Taylor Swift asks court to dismiss copyright lawsuit over 'Shake It Off' lyrics | Inquirer Entertainment

Taylor Swift asks court to dismiss copyright lawsuit over ‘Shake It Off’ lyrics

/ 04:09 PM December 28, 2021
Taylor Swift

Taylor Swift attends the “All Too Well” New York premiere on Nov. 12, 2021, in New York City. Image: Getty Images via AFP/Dimitrios Kambouris

Taylor Swift has requested a federal judge to toss a recent ruling ordering her to stand trial over a copyright infringement lawsuit for her hit song “Shake It Off.”

The American singer currently faces a suit from fellow songwriters who claim that she copied the lyrics of her 2014 pop track “Shake It Off” from 3LW’s 2001 song “Playas Gon’ Play.” Swift has filed a motion last Dec. 23, asking Judge Michael Fitzgerald to reconsider the decision, as per Rolling Stone via Complex yesterday, Dec. 27.


Swift asserted that the two songs do not satisfy the extrinsic test, which is used to prove substantial similarity between two works.

“Both works use versions of two short public domain phrases—’players gonna play’ and ‘haters gonna hate’—that are free for everyone to use,” Swift’s camp stated in the motion. “The presence of versions of the two short public domain statements and two other tautologies in both songs simply does not satisfy the extrinsic test. Otherwise, plaintiffs could sue everyone who writes, sings or publicly says ‘players gonna play’ and ‘haters gonna hate’ alone with other tautologies.”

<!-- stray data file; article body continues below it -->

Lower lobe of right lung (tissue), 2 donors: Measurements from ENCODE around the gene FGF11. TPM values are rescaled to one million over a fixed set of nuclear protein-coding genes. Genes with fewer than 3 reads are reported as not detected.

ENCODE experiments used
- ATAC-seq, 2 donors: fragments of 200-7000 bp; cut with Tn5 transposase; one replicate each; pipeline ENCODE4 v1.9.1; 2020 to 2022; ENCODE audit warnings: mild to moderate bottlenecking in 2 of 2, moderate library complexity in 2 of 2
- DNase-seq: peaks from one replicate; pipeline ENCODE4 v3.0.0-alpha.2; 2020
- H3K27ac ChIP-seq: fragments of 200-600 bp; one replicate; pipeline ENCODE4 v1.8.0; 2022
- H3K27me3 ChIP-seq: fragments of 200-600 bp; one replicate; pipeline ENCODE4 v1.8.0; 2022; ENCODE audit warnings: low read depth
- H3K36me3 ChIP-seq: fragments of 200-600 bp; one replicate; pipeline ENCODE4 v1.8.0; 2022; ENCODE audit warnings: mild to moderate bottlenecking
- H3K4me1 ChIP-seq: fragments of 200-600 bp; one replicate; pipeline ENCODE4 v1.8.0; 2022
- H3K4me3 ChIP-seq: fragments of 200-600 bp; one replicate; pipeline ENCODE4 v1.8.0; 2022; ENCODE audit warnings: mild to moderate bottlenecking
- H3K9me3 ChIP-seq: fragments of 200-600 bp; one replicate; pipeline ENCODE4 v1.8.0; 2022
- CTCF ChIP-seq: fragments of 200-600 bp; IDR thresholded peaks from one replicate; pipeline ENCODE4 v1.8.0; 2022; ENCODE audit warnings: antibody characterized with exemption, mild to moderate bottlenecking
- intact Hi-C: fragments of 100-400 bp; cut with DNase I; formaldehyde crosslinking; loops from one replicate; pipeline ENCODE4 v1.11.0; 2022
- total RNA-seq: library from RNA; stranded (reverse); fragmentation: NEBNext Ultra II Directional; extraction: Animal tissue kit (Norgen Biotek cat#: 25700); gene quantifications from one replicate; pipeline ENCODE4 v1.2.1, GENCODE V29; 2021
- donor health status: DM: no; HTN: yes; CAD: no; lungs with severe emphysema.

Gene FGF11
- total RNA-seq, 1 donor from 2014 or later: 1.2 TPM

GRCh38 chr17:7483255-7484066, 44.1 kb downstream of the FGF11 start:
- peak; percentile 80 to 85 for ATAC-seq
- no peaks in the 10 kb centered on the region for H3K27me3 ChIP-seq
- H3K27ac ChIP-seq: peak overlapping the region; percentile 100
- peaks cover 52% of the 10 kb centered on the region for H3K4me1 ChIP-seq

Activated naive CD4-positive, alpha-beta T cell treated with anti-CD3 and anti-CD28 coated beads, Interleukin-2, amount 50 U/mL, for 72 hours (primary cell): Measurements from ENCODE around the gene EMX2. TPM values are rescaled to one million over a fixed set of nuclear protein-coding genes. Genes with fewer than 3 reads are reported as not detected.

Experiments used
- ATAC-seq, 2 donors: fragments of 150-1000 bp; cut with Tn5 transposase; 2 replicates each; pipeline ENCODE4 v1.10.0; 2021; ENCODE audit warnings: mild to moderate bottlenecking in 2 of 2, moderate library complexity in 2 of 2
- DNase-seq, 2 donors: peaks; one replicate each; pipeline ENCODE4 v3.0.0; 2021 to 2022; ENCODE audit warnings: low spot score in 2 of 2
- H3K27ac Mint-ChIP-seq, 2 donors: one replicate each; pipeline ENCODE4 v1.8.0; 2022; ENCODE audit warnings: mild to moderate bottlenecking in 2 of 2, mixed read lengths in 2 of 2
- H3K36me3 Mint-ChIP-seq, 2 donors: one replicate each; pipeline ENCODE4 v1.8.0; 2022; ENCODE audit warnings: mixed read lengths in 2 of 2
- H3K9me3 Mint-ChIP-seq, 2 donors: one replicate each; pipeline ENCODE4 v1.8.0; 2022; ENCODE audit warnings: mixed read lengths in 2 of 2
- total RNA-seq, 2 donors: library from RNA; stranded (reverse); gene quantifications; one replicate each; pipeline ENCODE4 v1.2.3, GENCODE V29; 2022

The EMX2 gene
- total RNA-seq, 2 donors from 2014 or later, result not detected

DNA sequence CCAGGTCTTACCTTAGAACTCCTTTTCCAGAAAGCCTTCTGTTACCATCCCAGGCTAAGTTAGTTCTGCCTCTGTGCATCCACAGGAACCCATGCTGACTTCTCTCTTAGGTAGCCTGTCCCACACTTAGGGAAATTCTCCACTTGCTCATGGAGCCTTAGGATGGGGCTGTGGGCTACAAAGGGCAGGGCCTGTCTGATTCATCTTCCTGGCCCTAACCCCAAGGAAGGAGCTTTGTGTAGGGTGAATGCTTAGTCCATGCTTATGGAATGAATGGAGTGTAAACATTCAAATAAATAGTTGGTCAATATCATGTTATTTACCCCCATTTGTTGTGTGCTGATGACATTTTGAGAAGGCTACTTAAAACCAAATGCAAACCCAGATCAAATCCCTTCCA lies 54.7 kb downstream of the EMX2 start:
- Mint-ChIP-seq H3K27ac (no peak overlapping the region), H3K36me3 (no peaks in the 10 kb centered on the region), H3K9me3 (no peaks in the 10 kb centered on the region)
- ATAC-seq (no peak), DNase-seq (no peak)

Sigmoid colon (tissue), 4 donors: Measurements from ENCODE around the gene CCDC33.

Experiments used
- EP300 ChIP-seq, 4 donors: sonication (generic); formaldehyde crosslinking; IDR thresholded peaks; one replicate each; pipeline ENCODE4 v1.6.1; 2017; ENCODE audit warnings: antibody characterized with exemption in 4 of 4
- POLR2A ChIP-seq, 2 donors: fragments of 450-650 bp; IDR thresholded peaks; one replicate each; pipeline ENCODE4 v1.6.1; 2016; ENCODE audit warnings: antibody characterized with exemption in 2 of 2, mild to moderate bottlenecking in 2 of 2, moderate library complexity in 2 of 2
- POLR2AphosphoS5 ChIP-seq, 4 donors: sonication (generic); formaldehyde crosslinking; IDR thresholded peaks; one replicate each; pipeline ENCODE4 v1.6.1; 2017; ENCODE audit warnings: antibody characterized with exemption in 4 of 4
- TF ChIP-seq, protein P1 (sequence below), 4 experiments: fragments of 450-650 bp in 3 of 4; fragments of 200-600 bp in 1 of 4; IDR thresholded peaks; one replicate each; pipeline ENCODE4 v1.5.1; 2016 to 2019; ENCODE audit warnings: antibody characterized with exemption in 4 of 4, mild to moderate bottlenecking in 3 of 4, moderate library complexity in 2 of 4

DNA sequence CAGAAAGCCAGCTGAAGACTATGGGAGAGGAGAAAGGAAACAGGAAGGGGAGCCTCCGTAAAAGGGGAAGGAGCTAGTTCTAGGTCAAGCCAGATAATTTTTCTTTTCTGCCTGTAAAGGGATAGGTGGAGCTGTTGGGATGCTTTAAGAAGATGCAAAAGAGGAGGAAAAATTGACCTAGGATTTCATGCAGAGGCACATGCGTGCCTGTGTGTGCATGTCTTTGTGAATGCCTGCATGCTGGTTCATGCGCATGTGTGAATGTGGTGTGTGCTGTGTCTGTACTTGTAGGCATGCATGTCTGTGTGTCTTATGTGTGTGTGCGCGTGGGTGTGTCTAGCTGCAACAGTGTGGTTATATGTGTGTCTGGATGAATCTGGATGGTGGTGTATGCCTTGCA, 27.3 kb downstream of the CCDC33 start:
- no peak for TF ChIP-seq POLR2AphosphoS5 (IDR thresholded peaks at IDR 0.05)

They added that permitting the lawsuit to push through would be “unprecedented and cheats the public domain.”

Gerard Fox, a lawyer who represents “Playas Gon’ Play” songwriters Sean Hall and Nathan Butler, meanwhile, believes there is “no basis” for the court to reconsider the ruling.

“We feel there is no basis for reconsideration and that this is just a music mogul and her machine trying to deny our client justice by outspending a fellow lower-income artist. Totally uncool among artists,” he was quoted as saying.

Fitzgerald ruled last Dec. 9 that Swift’s song had some “noticeable differences” with the 3LW track, but it also had “enough objective similarities” to proceed to jury trial.

In “Shake It Off,” Swift sings: “The players gonna play, play, play, play, play and the haters gonna hate, hate, hate, hate, hate.” Meanwhile, Hall and Butler wrote “players, they gonna play, and haters, they gonna hate” in “Playas Gon’ Play.”

The case was first thrown out in 2018, but was revived after Hall and Butler appealed. The pair said the phrases were unique to its use in their song. They are seeking unspecified damages.

“Shake It Off” is one of the songs in Swift’s 2014 album “1989,” alongside other hits such as “Style,” “Blank Space” and “Wildest Dreams.” Dana Cruz /ra



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TAGS: 1989, Copyright, pop singers, Shake It Off, Taylor Swift
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